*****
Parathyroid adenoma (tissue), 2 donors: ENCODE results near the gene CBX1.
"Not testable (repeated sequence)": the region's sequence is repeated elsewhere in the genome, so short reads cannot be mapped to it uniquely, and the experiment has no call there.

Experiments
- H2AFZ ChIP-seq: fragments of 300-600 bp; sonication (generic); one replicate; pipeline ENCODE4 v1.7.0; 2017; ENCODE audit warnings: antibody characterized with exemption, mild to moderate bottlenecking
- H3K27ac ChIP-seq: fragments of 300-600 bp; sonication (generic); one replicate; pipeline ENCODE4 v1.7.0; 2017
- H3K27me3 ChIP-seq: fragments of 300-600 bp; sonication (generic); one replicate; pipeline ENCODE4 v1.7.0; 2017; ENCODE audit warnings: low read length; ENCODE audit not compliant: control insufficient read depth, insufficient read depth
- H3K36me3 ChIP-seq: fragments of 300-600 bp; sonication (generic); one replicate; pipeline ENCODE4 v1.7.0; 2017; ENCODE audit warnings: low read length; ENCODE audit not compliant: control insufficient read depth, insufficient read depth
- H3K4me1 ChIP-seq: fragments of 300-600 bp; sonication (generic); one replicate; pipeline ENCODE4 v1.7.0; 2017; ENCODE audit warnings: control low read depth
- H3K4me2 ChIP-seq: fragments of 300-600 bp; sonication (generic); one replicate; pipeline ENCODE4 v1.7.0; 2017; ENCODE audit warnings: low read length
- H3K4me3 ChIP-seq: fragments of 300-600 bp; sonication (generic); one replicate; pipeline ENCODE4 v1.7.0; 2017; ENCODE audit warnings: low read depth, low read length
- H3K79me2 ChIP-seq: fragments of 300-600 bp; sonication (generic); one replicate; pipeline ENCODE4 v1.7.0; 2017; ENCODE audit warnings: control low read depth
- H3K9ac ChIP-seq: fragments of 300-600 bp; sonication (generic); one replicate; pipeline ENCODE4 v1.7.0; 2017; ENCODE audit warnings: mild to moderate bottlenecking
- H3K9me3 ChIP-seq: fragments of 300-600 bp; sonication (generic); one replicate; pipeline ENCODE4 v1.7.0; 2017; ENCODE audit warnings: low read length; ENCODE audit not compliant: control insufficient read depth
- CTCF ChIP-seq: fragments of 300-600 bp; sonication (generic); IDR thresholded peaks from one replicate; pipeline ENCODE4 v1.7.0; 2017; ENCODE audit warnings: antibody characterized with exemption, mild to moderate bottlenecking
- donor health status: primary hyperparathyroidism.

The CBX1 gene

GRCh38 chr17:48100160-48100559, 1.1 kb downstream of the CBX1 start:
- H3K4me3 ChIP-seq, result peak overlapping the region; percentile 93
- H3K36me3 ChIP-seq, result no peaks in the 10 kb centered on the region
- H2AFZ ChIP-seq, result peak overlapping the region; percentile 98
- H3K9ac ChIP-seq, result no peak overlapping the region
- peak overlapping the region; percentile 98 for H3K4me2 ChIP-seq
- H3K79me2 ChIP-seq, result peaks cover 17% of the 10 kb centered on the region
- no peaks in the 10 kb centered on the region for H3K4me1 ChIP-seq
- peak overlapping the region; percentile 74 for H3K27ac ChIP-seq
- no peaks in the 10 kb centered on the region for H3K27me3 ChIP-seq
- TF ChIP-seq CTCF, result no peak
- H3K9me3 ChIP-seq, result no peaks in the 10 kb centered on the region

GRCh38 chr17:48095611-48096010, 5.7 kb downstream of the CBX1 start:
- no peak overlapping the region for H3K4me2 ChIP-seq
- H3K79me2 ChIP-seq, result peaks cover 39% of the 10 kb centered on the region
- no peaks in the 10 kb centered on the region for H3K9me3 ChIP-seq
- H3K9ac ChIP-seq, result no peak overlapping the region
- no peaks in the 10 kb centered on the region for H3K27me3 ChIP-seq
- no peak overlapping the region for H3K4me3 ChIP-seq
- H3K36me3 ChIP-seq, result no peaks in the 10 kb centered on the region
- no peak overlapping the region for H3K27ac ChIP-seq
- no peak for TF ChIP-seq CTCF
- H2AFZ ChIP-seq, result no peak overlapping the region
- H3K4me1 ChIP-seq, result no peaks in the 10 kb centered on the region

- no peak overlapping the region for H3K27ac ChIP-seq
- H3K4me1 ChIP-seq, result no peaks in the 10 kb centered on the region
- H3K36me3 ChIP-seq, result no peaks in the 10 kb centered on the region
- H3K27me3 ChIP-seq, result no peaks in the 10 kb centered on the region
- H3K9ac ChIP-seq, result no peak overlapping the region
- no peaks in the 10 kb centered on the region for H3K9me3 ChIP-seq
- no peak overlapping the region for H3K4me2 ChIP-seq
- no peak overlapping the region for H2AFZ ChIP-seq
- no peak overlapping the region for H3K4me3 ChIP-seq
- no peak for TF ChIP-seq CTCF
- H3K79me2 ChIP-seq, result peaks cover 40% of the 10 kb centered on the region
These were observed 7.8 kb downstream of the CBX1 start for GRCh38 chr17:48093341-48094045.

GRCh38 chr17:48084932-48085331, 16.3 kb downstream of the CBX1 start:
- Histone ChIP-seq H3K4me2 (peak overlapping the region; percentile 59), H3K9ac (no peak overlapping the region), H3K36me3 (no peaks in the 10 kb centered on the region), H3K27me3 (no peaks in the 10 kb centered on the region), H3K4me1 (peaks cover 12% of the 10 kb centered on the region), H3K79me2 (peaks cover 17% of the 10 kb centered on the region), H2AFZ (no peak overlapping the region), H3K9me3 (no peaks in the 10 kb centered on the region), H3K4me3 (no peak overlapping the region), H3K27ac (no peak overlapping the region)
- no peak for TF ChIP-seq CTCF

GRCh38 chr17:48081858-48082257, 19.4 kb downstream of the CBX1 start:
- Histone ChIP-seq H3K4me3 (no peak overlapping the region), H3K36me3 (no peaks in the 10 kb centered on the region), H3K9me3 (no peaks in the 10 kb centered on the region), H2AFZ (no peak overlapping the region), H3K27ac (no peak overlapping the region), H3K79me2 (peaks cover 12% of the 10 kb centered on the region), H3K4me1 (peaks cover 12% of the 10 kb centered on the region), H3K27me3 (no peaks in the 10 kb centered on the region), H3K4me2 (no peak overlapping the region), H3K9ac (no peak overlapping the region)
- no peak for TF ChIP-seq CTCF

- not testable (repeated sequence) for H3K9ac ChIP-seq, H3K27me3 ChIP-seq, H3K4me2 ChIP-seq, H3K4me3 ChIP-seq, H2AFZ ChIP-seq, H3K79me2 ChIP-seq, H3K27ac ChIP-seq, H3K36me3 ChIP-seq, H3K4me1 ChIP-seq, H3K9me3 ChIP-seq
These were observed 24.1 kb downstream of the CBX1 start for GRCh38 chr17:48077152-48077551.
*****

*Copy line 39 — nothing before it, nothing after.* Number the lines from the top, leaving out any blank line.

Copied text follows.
- H2AFZ ChIP-seq, result no peak overlapping the region